And Be Home Before Dark – a childhood on the edge of nowhere.
The situation at home was tense when Beria returned from Kalgoorlie. My parents hurled personal abuse, constantly. Although they still slept in the same bed they were leading separate lives, with Beria coming and going as she pleased.
My father was friendly with an Italian couple, Mr and Mrs Fanetti, who called around to see him and discuss Beria’s behaviour after watching her at the pictures with Steve. The simmering situation was resolved on a Saturday night in November 1949, when Beria left me at home with my father while she, Nita and Lewie, went to meet with Steve at the open-air picture theatre. Unbeknownst, my father followed her. Having satisfied himself about the affair he went home. When the three of them returned he was waiting at the front door and refused to let them inside. When the argument was about to turn violent 16-year-old Lewie stepped between them. It was the first conflict between the two of them. My father agreed to let Nita into the house, but not Beria and Lewie, and flatly refused to hand me over. Beria was determined and became impatient.‘Now listen, Ginger. I’m not standing here arguing with you all night. I’m taking Ronnie with me, and there’s nothing you can bloody well do about it. Either you hand him over, or I’ll knock you down. Now make up your mind.’My father knew Beria was not one to shy away from a physical confrontation and he offered no resistance as Beria and Lewie pushed past. It was well after midnight when we arrived at Mrs Saunders’ boarding house. The next morning Steve took us to Wint in Gwalia. A few days later while my father was at work, Beria went back to the house and collected our belongings, including her Singer sewing machine.
We stayed with Wint until Steve found us a house on the edge of the town, almost to Halfway Creek which marked the unofficial border between Leonora and Gwalia. Halfway Creek was dry except for about a month every winter when the rains turned it into a knee-deep waterway, spawning thousands of tadpoles.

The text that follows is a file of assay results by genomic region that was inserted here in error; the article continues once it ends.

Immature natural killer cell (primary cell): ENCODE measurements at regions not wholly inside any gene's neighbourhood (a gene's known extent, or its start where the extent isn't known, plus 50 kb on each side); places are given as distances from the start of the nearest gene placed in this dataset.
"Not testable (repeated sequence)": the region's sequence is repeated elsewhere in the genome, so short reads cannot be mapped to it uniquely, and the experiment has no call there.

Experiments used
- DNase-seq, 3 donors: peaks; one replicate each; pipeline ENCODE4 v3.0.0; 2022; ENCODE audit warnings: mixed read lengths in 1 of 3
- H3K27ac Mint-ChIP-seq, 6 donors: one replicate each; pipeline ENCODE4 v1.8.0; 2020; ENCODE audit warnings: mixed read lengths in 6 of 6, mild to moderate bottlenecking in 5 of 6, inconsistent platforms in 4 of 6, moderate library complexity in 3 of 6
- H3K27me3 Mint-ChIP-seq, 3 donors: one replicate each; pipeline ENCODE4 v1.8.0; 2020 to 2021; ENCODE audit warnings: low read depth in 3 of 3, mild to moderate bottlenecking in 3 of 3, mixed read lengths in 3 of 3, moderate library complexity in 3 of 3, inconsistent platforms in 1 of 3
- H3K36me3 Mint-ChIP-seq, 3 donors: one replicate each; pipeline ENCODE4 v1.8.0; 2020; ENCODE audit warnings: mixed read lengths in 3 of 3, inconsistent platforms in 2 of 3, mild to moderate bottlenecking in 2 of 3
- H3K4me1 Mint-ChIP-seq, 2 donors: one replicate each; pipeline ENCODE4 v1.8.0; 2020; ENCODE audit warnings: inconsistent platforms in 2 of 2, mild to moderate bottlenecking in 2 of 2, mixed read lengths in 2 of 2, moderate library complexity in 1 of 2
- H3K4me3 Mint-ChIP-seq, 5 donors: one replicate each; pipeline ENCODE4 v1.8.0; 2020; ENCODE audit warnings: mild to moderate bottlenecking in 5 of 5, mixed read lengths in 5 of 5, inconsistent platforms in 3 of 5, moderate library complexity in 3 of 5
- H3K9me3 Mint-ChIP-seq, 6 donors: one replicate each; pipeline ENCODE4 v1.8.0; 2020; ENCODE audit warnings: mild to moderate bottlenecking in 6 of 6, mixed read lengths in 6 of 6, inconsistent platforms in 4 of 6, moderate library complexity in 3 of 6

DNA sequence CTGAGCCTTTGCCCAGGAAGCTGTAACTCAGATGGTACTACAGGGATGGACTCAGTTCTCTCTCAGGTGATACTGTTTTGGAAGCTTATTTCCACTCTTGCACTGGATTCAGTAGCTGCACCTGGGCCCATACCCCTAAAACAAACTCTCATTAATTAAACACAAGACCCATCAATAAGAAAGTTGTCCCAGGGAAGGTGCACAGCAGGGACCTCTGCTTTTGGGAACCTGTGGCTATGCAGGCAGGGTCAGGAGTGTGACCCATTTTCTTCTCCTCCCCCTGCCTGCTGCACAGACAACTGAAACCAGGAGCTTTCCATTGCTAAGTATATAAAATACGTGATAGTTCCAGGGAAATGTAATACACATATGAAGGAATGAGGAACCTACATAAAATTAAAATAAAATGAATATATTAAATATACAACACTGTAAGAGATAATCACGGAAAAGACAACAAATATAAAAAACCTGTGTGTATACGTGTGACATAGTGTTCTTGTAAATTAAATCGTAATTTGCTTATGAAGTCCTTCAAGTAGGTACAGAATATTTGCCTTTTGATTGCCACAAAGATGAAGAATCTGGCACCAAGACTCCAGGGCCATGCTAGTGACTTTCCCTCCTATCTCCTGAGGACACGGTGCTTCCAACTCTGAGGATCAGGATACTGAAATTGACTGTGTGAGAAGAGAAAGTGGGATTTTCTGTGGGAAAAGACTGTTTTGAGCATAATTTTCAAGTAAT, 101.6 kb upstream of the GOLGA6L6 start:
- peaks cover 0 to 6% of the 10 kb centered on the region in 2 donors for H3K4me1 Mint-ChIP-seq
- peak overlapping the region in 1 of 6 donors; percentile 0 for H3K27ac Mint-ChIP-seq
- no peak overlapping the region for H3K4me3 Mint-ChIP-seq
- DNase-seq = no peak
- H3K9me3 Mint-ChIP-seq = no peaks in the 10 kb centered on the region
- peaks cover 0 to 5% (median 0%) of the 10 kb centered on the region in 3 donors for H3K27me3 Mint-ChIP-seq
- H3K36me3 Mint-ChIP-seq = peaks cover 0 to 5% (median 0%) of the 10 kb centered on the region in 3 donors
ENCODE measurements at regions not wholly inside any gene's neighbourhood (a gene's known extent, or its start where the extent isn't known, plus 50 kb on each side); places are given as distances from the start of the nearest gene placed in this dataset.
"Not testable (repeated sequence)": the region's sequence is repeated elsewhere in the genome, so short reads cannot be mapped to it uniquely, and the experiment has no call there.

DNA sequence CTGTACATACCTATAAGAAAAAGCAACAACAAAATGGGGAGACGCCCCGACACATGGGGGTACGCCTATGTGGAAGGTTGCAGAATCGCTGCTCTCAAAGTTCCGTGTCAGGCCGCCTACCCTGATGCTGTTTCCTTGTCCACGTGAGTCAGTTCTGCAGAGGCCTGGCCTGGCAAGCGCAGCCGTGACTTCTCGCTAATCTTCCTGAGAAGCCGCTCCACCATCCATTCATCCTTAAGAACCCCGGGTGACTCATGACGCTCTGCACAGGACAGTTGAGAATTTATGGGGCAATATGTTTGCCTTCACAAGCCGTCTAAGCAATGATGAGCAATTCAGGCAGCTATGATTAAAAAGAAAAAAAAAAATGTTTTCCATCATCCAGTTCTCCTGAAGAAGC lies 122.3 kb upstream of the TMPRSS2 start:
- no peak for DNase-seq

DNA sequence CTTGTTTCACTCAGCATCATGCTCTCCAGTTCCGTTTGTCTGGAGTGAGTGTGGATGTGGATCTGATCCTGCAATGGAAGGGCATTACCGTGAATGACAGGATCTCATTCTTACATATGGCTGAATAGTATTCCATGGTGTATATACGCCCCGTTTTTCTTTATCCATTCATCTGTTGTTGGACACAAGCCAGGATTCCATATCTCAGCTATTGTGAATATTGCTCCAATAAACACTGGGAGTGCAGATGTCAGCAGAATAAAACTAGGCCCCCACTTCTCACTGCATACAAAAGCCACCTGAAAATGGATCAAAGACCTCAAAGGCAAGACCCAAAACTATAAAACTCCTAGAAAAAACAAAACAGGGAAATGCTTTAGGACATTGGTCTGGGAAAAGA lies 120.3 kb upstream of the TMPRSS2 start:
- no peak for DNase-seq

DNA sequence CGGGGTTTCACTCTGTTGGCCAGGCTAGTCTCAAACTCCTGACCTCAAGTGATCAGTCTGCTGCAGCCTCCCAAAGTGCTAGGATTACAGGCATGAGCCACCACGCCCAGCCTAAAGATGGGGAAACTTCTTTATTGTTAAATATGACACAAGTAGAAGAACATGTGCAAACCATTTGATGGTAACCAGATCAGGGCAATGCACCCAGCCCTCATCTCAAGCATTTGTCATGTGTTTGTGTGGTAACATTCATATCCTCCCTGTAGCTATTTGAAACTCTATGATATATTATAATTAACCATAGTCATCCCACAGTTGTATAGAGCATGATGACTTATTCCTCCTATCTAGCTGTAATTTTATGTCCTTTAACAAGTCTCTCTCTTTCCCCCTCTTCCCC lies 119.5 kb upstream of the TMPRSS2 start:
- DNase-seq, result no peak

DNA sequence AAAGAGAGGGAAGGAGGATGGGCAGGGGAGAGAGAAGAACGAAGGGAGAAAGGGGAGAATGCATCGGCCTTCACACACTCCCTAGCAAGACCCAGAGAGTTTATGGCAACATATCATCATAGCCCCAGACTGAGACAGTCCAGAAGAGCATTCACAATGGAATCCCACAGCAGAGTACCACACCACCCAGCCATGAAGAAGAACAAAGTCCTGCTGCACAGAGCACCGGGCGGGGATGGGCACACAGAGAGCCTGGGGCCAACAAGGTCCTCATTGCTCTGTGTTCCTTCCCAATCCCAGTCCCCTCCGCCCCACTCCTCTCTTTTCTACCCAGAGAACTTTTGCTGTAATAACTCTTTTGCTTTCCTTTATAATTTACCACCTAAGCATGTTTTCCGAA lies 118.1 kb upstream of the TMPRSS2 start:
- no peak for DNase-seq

While there was some on-going acrimony, it took only a few months for my parents to resolve their major differences. Beria never denied my father access to me and Nita, and I saw him on regular basis. When Beria asked for maintenance, they agreed on £1 a week for each child which he paid fortnightly, without fail, bringing the money to the house on payday. He paid even when he was off work on compo. He also bought us clothes and never hesitated if we needed money.
Gwalia is the ancient Gaelic for Wales – a land famous for its dragons and its music. In Gwalia, (pronounced Gall-ya) Western Australia, it was the constant drone of the mine’s engines.
Washed by clear blue skies and nestled in the rocky ridges and the outcrops of Mount Leonora, Gwalia was a magical place; an isolated outpost where the passing of time and the beat of the town were determined by the rising and the setting of the sun, and interrupted by the regular blowing of the mine’s steam whistle, and the blasting in the open cut. From the summit of Mount Leonora, the town site was a picturesque shanty settlement surrounded by an uninterrupted 360-degree horizon. There was something spiritual about the clear blinding light, and the eerily silent bush. The sun rose over Mount Leonora and disappeared into the flat distant horizon which stretched far away to the beyond. Whenever I went out to play Beria warned, without fail: ‘You behave yourself, and don’t go getting up to any mischief. And be home before dark.’
I never did, and I was, always.
Needing to keep an eye on the sun, it was impossible to miss the brilliance of the sunset as the golden globe sank into the blazing red horizon, which was how I imagined the flames from the fires of hell might be.
The summer full moon was huge and sat high in the inky sky. It was so bright you didn’t need a torch which provided me with a sense of security. The stars were dazzling, and the Milky Way a constant source of wonderment. Its path streamed across the heavens and I marvelled at where it might lead. When I asked Beria she said: ‘Ronnie, how would I know?’ The evening star, Venus, and the saucepan constellation (Pavo) were the only ones which Beria knew, and she always pointed them out to me.
And Be Home Before Dark is available from:
Collins Booksellers Ballarat